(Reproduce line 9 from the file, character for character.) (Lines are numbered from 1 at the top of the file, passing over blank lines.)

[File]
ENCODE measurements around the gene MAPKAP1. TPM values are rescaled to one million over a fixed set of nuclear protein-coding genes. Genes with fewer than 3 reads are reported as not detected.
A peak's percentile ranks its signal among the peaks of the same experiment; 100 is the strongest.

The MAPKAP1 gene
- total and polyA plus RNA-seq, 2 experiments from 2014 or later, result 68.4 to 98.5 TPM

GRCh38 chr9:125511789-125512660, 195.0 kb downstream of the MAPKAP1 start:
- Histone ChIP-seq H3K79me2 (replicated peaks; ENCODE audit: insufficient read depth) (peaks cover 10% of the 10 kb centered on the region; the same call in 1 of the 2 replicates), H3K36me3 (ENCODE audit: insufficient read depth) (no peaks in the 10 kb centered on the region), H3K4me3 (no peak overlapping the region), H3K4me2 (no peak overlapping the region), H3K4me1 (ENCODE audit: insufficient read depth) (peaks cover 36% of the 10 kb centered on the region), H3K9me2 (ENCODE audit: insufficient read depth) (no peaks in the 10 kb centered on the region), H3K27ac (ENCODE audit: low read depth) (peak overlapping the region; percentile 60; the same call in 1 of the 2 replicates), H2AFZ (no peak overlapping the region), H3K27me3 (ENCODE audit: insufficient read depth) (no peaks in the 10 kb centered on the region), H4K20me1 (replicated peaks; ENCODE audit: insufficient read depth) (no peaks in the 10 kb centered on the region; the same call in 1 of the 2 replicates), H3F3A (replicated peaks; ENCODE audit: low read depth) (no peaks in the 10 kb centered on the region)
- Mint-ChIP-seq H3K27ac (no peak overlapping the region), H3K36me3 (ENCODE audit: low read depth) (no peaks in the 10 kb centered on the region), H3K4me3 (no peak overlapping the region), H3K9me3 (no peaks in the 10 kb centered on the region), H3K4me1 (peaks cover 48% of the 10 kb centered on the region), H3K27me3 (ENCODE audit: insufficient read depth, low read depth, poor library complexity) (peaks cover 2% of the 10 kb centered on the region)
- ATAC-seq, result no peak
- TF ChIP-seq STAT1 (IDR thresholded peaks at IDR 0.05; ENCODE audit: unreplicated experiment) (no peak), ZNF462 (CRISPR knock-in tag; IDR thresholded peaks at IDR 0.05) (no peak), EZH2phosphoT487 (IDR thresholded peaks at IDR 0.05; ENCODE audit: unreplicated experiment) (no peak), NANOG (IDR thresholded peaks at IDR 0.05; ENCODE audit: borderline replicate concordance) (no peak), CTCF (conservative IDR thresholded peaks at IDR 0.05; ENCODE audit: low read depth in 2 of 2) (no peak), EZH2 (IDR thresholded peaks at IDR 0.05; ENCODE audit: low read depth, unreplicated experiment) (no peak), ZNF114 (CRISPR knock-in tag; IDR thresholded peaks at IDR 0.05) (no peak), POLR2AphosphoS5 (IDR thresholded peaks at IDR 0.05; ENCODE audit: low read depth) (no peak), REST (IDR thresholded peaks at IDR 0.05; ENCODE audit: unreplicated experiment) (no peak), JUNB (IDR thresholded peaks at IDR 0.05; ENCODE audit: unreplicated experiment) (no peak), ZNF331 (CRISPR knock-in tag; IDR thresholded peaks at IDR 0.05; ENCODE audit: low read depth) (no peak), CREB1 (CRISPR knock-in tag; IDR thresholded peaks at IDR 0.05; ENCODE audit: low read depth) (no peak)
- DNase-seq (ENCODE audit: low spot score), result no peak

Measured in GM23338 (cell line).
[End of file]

- TF ChIP-seq STAT1 (IDR thresholded peaks at IDR 0.05; ENCODE audit: unreplicated experiment) (no peak), ZNF462 (CRISPR knock-in tag; IDR thresholded peaks at IDR 0.05) (no peak), EZH2phosphoT487 (IDR thresholded peaks at IDR 0.05; ENCODE audit: unreplicated experiment) (no peak), NANOG (IDR thresholded peaks at IDR 0.05; ENCODE audit: borderline replicate concordance) (no peak), CTCF (conservative IDR thresholded peaks at IDR 0.05; ENCODE audit: low read depth in 2 of 2) (no peak), EZH2 (IDR thresholded peaks at IDR 0.05; ENCODE audit: low read depth, unreplicated experiment) (no peak), ZNF114 (CRISPR knock-in tag; IDR thresholded peaks at IDR 0.05) (no peak), POLR2AphosphoS5 (IDR thresholded peaks at IDR 0.05; ENCODE audit: low read depth) (no peak), REST (IDR thresholded peaks at IDR 0.05; ENCODE audit: unreplicated experiment) (no peak), JUNB (IDR thresholded peaks at IDR 0.05; ENCODE audit: unreplicated experiment) (no peak), ZNF331 (CRISPR knock-in tag; IDR thresholded peaks at IDR 0.05; ENCODE audit: low read depth) (no peak), CREB1 (CRISPR knock-in tag; IDR thresholded peaks at IDR 0.05; ENCODE audit: low read depth) (no peak)